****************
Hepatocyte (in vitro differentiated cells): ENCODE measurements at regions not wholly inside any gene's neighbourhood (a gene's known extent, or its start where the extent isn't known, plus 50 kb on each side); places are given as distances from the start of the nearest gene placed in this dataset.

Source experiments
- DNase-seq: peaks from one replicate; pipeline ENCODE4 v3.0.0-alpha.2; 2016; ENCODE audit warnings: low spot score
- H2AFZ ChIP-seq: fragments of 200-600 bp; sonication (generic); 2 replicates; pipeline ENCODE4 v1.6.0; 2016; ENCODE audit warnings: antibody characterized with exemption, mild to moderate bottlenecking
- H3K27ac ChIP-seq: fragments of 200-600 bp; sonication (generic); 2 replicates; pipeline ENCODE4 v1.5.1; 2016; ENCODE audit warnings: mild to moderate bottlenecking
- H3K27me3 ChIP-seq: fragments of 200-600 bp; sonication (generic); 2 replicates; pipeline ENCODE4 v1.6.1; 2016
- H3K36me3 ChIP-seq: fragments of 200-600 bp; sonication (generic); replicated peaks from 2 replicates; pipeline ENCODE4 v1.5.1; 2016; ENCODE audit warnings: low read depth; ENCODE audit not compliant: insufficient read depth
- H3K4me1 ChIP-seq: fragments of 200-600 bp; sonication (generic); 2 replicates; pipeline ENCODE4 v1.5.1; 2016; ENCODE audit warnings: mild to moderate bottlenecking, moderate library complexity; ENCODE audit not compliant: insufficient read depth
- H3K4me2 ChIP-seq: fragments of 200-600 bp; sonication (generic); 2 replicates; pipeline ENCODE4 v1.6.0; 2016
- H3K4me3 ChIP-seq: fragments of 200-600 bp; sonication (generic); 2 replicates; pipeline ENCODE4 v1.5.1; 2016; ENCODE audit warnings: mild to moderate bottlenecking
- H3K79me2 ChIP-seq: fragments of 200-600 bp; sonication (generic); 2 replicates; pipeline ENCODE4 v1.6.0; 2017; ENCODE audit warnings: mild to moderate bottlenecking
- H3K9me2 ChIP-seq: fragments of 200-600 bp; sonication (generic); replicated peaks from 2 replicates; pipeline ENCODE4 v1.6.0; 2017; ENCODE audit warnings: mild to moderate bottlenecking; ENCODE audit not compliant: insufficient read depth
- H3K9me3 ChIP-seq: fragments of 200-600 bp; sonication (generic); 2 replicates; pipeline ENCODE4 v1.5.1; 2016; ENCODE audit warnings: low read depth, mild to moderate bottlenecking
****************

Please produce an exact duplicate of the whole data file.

Hepatocyte (in vitro differentiated cells): ENCODE measurements at regions not wholly inside any gene's neighbourhood (a gene's known extent, or its start where the extent isn't known, plus 50 kb on each side); places are given as distances from the start of the nearest gene placed in this dataset.

Source experiments
- DNase-seq: peaks from one replicate; pipeline ENCODE4 v3.0.0-alpha.2; 2016; ENCODE audit warnings: low spot score
- H2AFZ ChIP-seq: fragments of 200-600 bp; sonication (generic); 2 replicates; pipeline ENCODE4 v1.6.0; 2016; ENCODE audit warnings: antibody characterized with exemption, mild to moderate bottlenecking
- H3K27ac ChIP-seq: fragments of 200-600 bp; sonication (generic); 2 replicates; pipeline ENCODE4 v1.5.1; 2016; ENCODE audit warnings: mild to moderate bottlenecking
- H3K27me3 ChIP-seq: fragments of 200-600 bp; sonication (generic); 2 replicates; pipeline ENCODE4 v1.6.1; 2016
- H3K36me3 ChIP-seq: fragments of 200-600 bp; sonication (generic); replicated peaks from 2 replicates; pipeline ENCODE4 v1.5.1; 2016; ENCODE audit warnings: low read depth; ENCODE audit not compliant: insufficient read depth
- H3K4me1 ChIP-seq: fragments of 200-600 bp; sonication (generic); 2 replicates; pipeline ENCODE4 v1.5.1; 2016; ENCODE audit warnings: mild to moderate bottlenecking, moderate library complexity; ENCODE audit not compliant: insufficient read depth
- H3K4me2 ChIP-seq: fragments of 200-600 bp; sonication (generic); 2 replicates; pipeline ENCODE4 v1.6.0; 2016
- H3K4me3 ChIP-seq: fragments of 200-600 bp; sonication (generic); 2 replicates; pipeline ENCODE4 v1.5.1; 2016; ENCODE audit warnings: mild to moderate bottlenecking
- H3K79me2 ChIP-seq: fragments of 200-600 bp; sonication (generic); 2 replicates; pipeline ENCODE4 v1.6.0; 2017; ENCODE audit warnings: mild to moderate bottlenecking
- H3K9me2 ChIP-seq: fragments of 200-600 bp; sonication (generic); replicated peaks from 2 replicates; pipeline ENCODE4 v1.6.0; 2017; ENCODE audit warnings: mild to moderate bottlenecking; ENCODE audit not compliant: insufficient read depth
- H3K9me3 ChIP-seq: fragments of 200-600 bp; sonication (generic); 2 replicates; pipeline ENCODE4 v1.5.1; 2016; ENCODE audit warnings: low read depth, mild to moderate bottlenecking